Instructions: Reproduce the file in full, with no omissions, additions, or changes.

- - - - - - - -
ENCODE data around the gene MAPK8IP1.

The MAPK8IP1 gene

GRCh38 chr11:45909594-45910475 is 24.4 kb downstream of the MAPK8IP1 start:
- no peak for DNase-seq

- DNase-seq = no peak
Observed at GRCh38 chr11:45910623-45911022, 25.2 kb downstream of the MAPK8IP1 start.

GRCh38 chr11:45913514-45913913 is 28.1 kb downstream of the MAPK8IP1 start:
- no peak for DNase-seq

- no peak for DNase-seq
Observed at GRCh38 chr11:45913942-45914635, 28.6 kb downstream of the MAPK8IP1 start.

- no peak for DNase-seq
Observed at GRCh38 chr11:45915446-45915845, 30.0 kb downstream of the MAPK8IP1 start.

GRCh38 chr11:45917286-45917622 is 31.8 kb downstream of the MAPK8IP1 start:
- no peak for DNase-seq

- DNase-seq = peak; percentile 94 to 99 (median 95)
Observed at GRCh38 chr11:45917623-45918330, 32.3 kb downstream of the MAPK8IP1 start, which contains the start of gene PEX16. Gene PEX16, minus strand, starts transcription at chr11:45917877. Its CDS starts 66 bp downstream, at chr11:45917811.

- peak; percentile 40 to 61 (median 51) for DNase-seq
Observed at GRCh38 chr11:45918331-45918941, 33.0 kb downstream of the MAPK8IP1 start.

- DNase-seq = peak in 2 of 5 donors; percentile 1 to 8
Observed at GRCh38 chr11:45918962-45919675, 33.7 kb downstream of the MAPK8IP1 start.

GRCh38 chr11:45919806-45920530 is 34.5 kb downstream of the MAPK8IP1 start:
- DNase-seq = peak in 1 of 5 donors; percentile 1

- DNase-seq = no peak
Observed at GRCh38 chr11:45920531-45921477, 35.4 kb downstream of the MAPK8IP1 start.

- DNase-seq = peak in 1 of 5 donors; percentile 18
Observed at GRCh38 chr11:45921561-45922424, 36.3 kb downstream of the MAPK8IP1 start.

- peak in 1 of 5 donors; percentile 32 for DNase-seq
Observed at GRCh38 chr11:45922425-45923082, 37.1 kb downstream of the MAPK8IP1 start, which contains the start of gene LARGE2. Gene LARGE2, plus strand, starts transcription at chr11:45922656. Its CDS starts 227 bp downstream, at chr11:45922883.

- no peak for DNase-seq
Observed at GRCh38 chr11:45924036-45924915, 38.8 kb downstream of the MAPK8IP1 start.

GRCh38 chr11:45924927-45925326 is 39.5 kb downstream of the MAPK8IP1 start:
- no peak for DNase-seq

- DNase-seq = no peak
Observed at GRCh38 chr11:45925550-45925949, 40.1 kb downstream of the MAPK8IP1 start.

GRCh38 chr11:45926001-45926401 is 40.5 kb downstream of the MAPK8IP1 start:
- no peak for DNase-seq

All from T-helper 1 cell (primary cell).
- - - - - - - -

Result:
ENCODE data around the gene MAPK8IP1.

The MAPK8IP1 gene

GRCh38 chr11:45909594-45910475 is 24.4 kb downstream of the MAPK8IP1 start:
- no peak for DNase-seq

- DNase-seq = no peak
Observed at GRCh38 chr11:45910623-45911022, 25.2 kb downstream of the MAPK8IP1 start.

GRCh38 chr11:45913514-45913913 is 28.1 kb downstream of the MAPK8IP1 start:
- no peak for DNase-seq

- no peak for DNase-seq
Observed at GRCh38 chr11:45913942-45914635, 28.6 kb downstream of the MAPK8IP1 start.

- no peak for DNase-seq
Observed at GRCh38 chr11:45915446-45915845, 30.0 kb downstream of the MAPK8IP1 start.

GRCh38 chr11:45917286-45917622 is 31.8 kb downstream of the MAPK8IP1 start:
- no peak for DNase-seq

- DNase-seq = peak; percentile 94 to 99 (median 95)
Observed at GRCh38 chr11:45917623-45918330, 32.3 kb downstream of the MAPK8IP1 start, which contains the start of gene PEX16. Gene PEX16, minus strand, starts transcription at chr11:45917877. Its CDS starts 66 bp downstream, at chr11:45917811.

- peak; percentile 40 to 61 (median 51) for DNase-seq
Observed at GRCh38 chr11:45918331-45918941, 33.0 kb downstream of the MAPK8IP1 start.

- DNase-seq = peak in 2 of 5 donors; percentile 1 to 8
Observed at GRCh38 chr11:45918962-45919675, 33.7 kb downstream of the MAPK8IP1 start.

GRCh38 chr11:45919806-45920530 is 34.5 kb downstream of the MAPK8IP1 start:
- DNase-seq = peak in 1 of 5 donors; percentile 1

- DNase-seq = no peak
Observed at GRCh38 chr11:45920531-45921477, 35.4 kb downstream of the MAPK8IP1 start.

- DNase-seq = peak in 1 of 5 donors; percentile 18
Observed at GRCh38 chr11:45921561-45922424, 36.3 kb downstream of the MAPK8IP1 start.

- peak in 1 of 5 donors; percentile 32 for DNase-seq
Observed at GRCh38 chr11:45922425-45923082, 37.1 kb downstream of the MAPK8IP1 start, which contains the start of gene LARGE2. Gene LARGE2, plus strand, starts transcription at chr11:45922656. Its CDS starts 227 bp downstream, at chr11:45922883.

- no peak for DNase-seq
Observed at GRCh38 chr11:45924036-45924915, 38.8 kb downstream of the MAPK8IP1 start.

GRCh38 chr11:45924927-45925326 is 39.5 kb downstream of the MAPK8IP1 start:
- no peak for DNase-seq

- DNase-seq = no peak
Observed at GRCh38 chr11:45925550-45925949, 40.1 kb downstream of the MAPK8IP1 start.

GRCh38 chr11:45926001-45926401 is 40.5 kb downstream of the MAPK8IP1 start:
- no peak for DNase-seq

All from T-helper 1 cell (primary cell).